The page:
Bell ringers turned into a full lessonPosted by ALICIA CHATHAM on 4/10/2018
Today in first period we used our space in an amazing way! We started with each student coming in to the room to find that our white space had been taken over before notes even started! As students came in to get settled, they were instructed to sit in between two people that they did not sit next to yesterday, ad then to choose a problem from the board to work.
The activity was intended simply as a bellringer, but it became apparent that the class was not comfortable doing the problems unassisted. So, with our mindset of "learn it before we leave it", we jumped in head first to these problems.
Students worked individually to complete his or her own assigned problem, and then moved on to helping classmates once they finished. This is actually my favorite part of the new set-up! Students feel more comfortable working with each other sometimes than they do asking me for help. It is so great to have so many teachers in the class at all times! It is really a great help.
Once the problems were completed, we went over them as a class and held a Q & A session for the more difficult ones. This only left us a few minutes to work on that day's notes, but the students were so much more confident ablout what they learned that day that it was 100% worth it!
GratitudePosted by ALICIA CHATHAM on 4/4/2018
This is a gratitude chain. On the first hundred or so links, I wrote the names of each of my seniors. Every week, they each will write on a link one thing that they are grateful for and attach it to the chain. That way, next year when they are off taking over the world, and they get nostalgic, or overwhelmed, or just need a soft thought to land on, they can remember that there are thousands of things to be grateful for. And they will know what gratitude looks like- it looks like a paper chain hanging from the ceiling of a math class :)
Visually Random Groups or How to Build a Proper PyramidPosted by ALICIA CHATHAM on 12/15/2017 8:00:00 AM
In my last post, the Discrete math classes had begun work on the Sierpinski pyramid in our unit on fractals. This seemed to be a great way to casually introduce the concept of VRG (visually random groups) to the students. We will discuss VRG in a later post.
The students worked collaboratively every day on this project. Each class picked up where the previous class had left off. We began with a discussion of what the pyramid should look like, and how each iteration of the pyramid would be connstructed.
Students worked to copile a large number of 4th iteration pyramids.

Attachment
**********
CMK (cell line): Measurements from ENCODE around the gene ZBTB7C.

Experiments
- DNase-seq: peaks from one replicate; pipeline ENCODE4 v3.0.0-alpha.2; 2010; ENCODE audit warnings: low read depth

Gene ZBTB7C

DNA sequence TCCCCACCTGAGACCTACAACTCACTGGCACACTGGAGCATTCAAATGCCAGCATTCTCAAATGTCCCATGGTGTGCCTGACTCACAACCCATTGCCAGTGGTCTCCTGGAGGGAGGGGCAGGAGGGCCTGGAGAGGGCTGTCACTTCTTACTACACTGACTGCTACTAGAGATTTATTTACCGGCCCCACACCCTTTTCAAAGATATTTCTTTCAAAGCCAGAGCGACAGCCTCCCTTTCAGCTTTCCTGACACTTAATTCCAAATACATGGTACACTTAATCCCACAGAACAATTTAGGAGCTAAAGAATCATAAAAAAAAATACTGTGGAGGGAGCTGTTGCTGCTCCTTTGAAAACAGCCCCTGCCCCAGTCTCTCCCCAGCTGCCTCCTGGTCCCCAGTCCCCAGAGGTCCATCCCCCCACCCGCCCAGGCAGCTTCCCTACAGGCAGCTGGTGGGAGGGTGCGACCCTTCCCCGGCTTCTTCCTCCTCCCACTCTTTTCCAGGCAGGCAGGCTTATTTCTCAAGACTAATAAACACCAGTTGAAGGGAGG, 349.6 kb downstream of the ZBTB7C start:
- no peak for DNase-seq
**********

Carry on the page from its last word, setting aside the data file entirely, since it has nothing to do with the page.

Once these were consructed, the classes realized that assembly would have to take place in the Mall area of the school. The students truly enjoyed this part of the project and had so much fun explaining their work to the people that went by!
Fractals in Discrete MathPosted by ALICIA CHATHAM on 12/6/2017
One of the best things about teaching discrete math is that I get to do some pretty incredible mathematics with high school students. Think of it as a topics course from college, only on the high school level. We cover several pre-calculus topics, as well as number theory, graph theory, election theory, logic and counting. The last thing we are covering this semester is fractals and tessellations. (I saved the fun stuff for the tired days at the end!)
The classroom has been like a bee hive- in constant movement since we started the unit. Day one started with a brief lesson on fractals, their history, how fractals appear in nature and the Mandelbrot set. Day two put us to work constructing fractals using a clothesline math activity. This is an activity where a clothesline is used to help students sort and organize through the problem.
In our case, students were given the first two iterations of a fractal and had to order the rest on the clothesline. Students also created their own fractals for display on the clothesline.
An interesting side note to the clothesline activity: My students were using the boards to help with the organization of their thoughts. We are used to seeing students work out math problems on the white boards, but this was actual writing down their thought processes!It was incredible! This ties in seamlessly with what I have been reading about on Twitter. Classrooms using VNPS (vertical, non-permanent surfaces) to assist students with their organization and thought processes. You can read more about that by searching the hashtag #VNPS on Twitter or by reading Peter Liljedahl's original research HERE.
Currently students are working on creating a class-designated fractal- the Sierpinski pyramid. The next post will discuss the project and how using Visually Random Groupings influenced the outcome.
But MsC, Why Are the Desks Different Every Day?Posted by ALICIA CHATHAM on 11/28/2017
I will be the first to admit it: I am like a toddler; I have a desperate need for structure. Because of this personality quirk of mine, in the past, things were more structured in my classroom. Desks were in rows, except on group work days when they were in groups of four. Notes written using the document camera and then projected to a screen in the front of the room. Students taking notes or working on a review, or having what I call a "struggle day." (Struggle days are days when a student needs help, they have to ask each other, use their notes or the text before asking me to step in. Being able to handle a productive struggle is a valuable tool in math and in life.)
Side note: Please don't think when I talk about structure that I mean inflexibility. In a high school, if you are not flexible, you are not happy. At least not for long.
Over the course of this year, I have become more and more unstructured. Don't get me wrong, I have a planned lesson. Notes are prepared. I know what standards will be covered and what targets I want to see the students reach. But the rest, well... that has become more fluid. The connective tissue that holds the class together has become this amazing thing that bends and gives based on the needs of the class.